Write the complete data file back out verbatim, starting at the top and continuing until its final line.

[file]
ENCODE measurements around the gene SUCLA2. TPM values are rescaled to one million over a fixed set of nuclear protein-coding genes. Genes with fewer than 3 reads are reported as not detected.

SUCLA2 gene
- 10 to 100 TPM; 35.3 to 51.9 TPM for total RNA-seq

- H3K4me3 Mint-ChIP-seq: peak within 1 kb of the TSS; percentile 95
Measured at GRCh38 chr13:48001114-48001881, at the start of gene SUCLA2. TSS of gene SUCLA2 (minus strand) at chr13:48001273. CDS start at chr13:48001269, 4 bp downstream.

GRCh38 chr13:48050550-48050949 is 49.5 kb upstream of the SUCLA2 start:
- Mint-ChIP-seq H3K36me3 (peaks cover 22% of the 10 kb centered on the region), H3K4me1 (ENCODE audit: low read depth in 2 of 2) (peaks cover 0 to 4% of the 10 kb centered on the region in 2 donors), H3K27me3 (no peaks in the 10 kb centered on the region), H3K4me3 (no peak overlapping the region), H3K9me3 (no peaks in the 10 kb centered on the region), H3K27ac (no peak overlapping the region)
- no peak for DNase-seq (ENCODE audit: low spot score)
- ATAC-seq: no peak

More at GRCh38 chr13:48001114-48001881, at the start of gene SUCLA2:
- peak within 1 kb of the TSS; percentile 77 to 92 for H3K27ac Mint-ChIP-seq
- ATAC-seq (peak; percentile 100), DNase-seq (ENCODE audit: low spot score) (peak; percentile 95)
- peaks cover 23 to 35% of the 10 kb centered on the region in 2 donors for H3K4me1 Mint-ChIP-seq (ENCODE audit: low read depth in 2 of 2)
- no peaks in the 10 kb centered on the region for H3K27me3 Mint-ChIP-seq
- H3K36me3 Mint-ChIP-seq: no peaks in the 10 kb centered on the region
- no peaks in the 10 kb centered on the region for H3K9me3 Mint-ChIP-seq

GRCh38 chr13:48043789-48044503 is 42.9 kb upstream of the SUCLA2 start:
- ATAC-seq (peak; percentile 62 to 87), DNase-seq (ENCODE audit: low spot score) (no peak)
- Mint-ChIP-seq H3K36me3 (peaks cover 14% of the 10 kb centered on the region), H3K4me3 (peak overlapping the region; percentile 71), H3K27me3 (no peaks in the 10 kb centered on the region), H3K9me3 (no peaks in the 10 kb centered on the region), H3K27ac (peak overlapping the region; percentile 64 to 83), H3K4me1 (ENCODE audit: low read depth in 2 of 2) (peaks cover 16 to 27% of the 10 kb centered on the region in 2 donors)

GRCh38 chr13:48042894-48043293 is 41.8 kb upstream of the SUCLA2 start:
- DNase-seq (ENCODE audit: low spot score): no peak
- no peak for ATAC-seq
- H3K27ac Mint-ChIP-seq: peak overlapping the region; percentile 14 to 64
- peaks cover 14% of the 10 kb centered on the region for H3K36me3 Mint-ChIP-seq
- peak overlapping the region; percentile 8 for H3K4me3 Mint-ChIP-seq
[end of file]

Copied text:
ENCODE measurements around the gene SUCLA2. TPM values are rescaled to one million over a fixed set of nuclear protein-coding genes. Genes with fewer than 3 reads are reported as not detected.

SUCLA2 gene
- 10 to 100 TPM; 35.3 to 51.9 TPM for total RNA-seq

- H3K4me3 Mint-ChIP-seq: peak within 1 kb of the TSS; percentile 95
Measured at GRCh38 chr13:48001114-48001881, at the start of gene SUCLA2. TSS of gene SUCLA2 (minus strand) at chr13:48001273. CDS start at chr13:48001269, 4 bp downstream.

GRCh38 chr13:48050550-48050949 is 49.5 kb upstream of the SUCLA2 start:
- Mint-ChIP-seq H3K36me3 (peaks cover 22% of the 10 kb centered on the region), H3K4me1 (ENCODE audit: low read depth in 2 of 2) (peaks cover 0 to 4% of the 10 kb centered on the region in 2 donors), H3K27me3 (no peaks in the 10 kb centered on the region), H3K4me3 (no peak overlapping the region), H3K9me3 (no peaks in the 10 kb centered on the region), H3K27ac (no peak overlapping the region)
- no peak for DNase-seq (ENCODE audit: low spot score)
- ATAC-seq: no peak

More at GRCh38 chr13:48001114-48001881, at the start of gene SUCLA2:
- peak within 1 kb of the TSS; percentile 77 to 92 for H3K27ac Mint-ChIP-seq
- ATAC-seq (peak; percentile 100), DNase-seq (ENCODE audit: low spot score) (peak; percentile 95)
- peaks cover 23 to 35% of the 10 kb centered on the region in 2 donors for H3K4me1 Mint-ChIP-seq (ENCODE audit: low read depth in 2 of 2)
- no peaks in the 10 kb centered on the region for H3K27me3 Mint-ChIP-seq
- H3K36me3 Mint-ChIP-seq: no peaks in the 10 kb centered on the region
- no peaks in the 10 kb centered on the region for H3K9me3 Mint-ChIP-seq

GRCh38 chr13:48043789-48044503 is 42.9 kb upstream of the SUCLA2 start:
- ATAC-seq (peak; percentile 62 to 87), DNase-seq (ENCODE audit: low spot score) (no peak)
- Mint-ChIP-seq H3K36me3 (peaks cover 14% of the 10 kb centered on the region), H3K4me3 (peak overlapping the region; percentile 71), H3K27me3 (no peaks in the 10 kb centered on the region), H3K9me3 (no peaks in the 10 kb centered on the region), H3K27ac (peak overlapping the region; percentile 64 to 83), H3K4me1 (ENCODE audit: low read depth in 2 of 2) (peaks cover 16 to 27% of the 10 kb centered on the region in 2 donors)

GRCh38 chr13:48042894-48043293 is 41.8 kb upstream of the SUCLA2 start:
- DNase-seq (ENCODE audit: low spot score): no peak
- no peak for ATAC-seq
- H3K27ac Mint-ChIP-seq: peak overlapping the region; percentile 14 to 64
- peaks cover 14% of the 10 kb centered on the region for H3K36me3 Mint-ChIP-seq
- peak overlapping the region; percentile 8 for H3K4me3 Mint-ChIP-seq